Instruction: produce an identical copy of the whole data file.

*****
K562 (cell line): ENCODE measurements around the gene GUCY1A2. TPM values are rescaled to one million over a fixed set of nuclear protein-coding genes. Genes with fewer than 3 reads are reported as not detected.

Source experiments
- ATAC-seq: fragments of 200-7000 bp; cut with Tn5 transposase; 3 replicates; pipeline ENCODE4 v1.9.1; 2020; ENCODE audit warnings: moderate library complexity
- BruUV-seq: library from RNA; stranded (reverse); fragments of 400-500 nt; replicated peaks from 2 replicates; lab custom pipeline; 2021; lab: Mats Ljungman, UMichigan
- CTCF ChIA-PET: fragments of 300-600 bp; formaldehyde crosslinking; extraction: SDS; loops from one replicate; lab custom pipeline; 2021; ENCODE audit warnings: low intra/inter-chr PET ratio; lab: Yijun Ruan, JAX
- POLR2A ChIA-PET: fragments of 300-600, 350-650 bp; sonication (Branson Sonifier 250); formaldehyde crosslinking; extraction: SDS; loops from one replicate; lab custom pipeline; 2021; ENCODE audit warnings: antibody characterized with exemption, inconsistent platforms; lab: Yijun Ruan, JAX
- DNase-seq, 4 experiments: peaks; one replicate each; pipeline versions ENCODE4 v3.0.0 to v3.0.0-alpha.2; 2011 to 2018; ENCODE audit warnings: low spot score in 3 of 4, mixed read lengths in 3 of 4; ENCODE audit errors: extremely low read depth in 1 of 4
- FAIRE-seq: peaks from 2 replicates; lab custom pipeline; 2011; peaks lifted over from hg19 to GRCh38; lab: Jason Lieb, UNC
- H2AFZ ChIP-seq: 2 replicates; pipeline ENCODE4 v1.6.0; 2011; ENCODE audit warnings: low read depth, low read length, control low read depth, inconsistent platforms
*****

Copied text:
K562 (cell line): ENCODE measurements around the gene GUCY1A2. TPM values are rescaled to one million over a fixed set of nuclear protein-coding genes. Genes with fewer than 3 reads are reported as not detected.

Source experiments
- ATAC-seq: fragments of 200-7000 bp; cut with Tn5 transposase; 3 replicates; pipeline ENCODE4 v1.9.1; 2020; ENCODE audit warnings: moderate library complexity
- BruUV-seq: library from RNA; stranded (reverse); fragments of 400-500 nt; replicated peaks from 2 replicates; lab custom pipeline; 2021; lab: Mats Ljungman, UMichigan
- CTCF ChIA-PET: fragments of 300-600 bp; formaldehyde crosslinking; extraction: SDS; loops from one replicate; lab custom pipeline; 2021; ENCODE audit warnings: low intra/inter-chr PET ratio; lab: Yijun Ruan, JAX
- POLR2A ChIA-PET: fragments of 300-600, 350-650 bp; sonication (Branson Sonifier 250); formaldehyde crosslinking; extraction: SDS; loops from one replicate; lab custom pipeline; 2021; ENCODE audit warnings: antibody characterized with exemption, inconsistent platforms; lab: Yijun Ruan, JAX
- DNase-seq, 4 experiments: peaks; one replicate each; pipeline versions ENCODE4 v3.0.0 to v3.0.0-alpha.2; 2011 to 2018; ENCODE audit warnings: low spot score in 3 of 4, mixed read lengths in 3 of 4; ENCODE audit errors: extremely low read depth in 1 of 4
- FAIRE-seq: peaks from 2 replicates; lab custom pipeline; 2011; peaks lifted over from hg19 to GRCh38; lab: Jason Lieb, UNC
- H2AFZ ChIP-seq: 2 replicates; pipeline ENCODE4 v1.6.0; 2011; ENCODE audit warnings: low read depth, low read length, control low read depth, inconsistent platforms